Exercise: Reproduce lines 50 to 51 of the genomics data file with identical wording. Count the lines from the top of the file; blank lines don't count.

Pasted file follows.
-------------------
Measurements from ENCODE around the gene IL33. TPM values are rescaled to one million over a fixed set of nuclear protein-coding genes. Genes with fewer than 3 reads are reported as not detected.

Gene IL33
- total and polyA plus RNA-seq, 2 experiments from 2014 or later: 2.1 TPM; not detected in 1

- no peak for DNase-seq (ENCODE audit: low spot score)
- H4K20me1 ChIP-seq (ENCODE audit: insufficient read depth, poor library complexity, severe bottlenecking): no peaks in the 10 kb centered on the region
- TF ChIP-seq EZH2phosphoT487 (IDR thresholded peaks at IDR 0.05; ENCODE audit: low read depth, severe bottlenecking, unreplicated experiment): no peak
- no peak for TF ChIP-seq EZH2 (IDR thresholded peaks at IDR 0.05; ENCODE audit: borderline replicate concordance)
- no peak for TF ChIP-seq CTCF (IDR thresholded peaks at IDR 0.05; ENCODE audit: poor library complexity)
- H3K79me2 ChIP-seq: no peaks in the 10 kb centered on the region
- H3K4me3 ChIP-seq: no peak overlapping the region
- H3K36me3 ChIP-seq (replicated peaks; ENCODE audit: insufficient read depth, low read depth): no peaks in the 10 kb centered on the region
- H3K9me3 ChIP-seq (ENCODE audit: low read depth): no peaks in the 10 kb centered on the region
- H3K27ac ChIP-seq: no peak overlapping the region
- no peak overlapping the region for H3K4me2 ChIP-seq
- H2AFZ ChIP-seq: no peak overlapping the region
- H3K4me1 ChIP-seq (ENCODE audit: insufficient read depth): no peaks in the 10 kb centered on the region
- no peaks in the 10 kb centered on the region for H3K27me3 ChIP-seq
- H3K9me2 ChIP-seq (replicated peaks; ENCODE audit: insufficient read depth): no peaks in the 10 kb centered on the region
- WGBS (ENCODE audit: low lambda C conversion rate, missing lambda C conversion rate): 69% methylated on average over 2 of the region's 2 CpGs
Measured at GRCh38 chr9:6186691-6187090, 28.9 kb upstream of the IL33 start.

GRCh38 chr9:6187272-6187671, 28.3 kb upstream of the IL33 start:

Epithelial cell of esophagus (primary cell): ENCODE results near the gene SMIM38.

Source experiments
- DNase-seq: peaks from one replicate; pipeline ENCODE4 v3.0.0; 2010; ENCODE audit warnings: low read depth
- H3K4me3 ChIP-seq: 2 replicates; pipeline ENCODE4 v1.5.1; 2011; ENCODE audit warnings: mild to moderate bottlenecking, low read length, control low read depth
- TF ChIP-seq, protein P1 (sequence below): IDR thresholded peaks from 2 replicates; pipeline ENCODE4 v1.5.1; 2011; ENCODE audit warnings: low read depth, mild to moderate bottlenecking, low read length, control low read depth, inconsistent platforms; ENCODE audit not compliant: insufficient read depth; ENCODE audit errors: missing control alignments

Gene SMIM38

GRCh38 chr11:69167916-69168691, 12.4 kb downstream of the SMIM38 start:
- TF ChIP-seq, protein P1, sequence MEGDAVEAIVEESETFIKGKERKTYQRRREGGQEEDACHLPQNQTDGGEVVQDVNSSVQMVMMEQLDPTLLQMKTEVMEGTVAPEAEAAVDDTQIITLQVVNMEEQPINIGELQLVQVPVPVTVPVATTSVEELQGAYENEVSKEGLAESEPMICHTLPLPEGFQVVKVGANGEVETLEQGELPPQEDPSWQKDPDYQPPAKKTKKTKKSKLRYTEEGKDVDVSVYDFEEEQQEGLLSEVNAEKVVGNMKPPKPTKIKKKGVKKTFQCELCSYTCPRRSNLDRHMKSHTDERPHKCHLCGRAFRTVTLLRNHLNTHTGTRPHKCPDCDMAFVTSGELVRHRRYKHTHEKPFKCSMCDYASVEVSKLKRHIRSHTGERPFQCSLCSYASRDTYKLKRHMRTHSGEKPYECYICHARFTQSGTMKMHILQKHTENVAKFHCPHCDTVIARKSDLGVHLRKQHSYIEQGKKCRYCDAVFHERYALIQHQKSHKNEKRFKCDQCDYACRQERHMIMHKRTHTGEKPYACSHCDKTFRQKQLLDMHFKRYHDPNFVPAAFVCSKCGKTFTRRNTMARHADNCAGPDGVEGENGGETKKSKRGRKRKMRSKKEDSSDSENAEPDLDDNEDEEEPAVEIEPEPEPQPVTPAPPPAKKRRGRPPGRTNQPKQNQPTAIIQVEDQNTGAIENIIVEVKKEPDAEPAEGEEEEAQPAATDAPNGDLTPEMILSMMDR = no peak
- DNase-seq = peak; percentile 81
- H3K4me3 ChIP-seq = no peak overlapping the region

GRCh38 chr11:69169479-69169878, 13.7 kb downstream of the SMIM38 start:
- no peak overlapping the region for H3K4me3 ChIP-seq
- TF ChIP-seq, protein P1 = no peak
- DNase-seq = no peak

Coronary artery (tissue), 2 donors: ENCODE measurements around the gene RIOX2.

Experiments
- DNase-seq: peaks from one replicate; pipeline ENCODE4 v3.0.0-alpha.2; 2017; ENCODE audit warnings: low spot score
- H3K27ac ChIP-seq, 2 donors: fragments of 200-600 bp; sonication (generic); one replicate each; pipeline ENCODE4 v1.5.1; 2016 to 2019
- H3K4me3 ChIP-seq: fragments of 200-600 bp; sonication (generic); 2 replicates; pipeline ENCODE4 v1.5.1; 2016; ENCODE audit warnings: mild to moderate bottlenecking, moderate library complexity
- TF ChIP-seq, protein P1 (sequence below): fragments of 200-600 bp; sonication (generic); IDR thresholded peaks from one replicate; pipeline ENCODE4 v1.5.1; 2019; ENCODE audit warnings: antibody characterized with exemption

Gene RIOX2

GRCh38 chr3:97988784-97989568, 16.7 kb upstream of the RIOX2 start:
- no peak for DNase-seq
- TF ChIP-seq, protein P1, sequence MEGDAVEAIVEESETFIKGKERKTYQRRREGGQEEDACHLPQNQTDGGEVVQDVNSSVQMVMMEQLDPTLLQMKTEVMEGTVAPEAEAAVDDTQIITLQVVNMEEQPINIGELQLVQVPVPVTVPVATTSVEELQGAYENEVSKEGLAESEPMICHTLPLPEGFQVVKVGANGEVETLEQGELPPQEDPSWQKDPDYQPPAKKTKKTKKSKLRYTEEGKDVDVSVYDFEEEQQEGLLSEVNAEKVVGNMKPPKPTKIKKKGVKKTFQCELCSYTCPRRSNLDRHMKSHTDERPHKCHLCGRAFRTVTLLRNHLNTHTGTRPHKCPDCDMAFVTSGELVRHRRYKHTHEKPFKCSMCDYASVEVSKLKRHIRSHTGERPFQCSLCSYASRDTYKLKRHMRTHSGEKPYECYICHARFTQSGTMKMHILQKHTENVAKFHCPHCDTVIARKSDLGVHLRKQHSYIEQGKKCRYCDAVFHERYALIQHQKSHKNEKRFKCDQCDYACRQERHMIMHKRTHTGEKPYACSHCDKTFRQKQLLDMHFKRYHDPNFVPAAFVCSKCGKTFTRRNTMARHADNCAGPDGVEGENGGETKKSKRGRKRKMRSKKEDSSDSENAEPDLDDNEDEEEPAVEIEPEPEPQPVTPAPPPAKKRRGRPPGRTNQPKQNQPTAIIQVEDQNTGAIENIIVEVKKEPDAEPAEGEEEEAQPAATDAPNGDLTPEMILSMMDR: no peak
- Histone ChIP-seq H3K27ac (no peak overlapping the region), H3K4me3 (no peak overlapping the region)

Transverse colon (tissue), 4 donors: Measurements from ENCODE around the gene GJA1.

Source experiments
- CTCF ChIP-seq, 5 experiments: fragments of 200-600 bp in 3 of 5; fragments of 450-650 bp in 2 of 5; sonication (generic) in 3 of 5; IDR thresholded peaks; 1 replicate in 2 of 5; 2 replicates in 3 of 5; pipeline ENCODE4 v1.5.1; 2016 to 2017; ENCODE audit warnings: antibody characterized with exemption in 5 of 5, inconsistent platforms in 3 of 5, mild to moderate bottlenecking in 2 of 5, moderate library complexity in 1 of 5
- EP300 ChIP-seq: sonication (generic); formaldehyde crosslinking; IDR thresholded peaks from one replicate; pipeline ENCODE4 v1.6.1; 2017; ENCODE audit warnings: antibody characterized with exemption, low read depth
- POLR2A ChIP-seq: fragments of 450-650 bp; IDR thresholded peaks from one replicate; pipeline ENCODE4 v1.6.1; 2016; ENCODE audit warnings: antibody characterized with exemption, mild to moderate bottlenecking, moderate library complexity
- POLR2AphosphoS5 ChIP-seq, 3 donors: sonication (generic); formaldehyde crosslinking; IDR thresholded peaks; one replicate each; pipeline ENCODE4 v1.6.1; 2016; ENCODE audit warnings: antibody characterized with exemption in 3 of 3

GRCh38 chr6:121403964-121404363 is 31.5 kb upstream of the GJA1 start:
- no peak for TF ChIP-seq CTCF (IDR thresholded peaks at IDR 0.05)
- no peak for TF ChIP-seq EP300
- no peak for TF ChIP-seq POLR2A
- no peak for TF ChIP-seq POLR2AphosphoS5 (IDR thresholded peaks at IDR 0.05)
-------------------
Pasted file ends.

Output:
- EP300 ChIP-seq: sonication (generic); formaldehyde crosslinking; IDR thresholded peaks from one replicate; pipeline ENCODE4 v1.6.1; 2017; ENCODE audit warnings: antibody characterized with exemption, low read depth
- POLR2A ChIP-seq: fragments of 450-650 bp; IDR thresholded peaks from one replicate; pipeline ENCODE4 v1.6.1; 2016; ENCODE audit warnings: antibody characterized with exemption, mild to moderate bottlenecking, moderate library complexity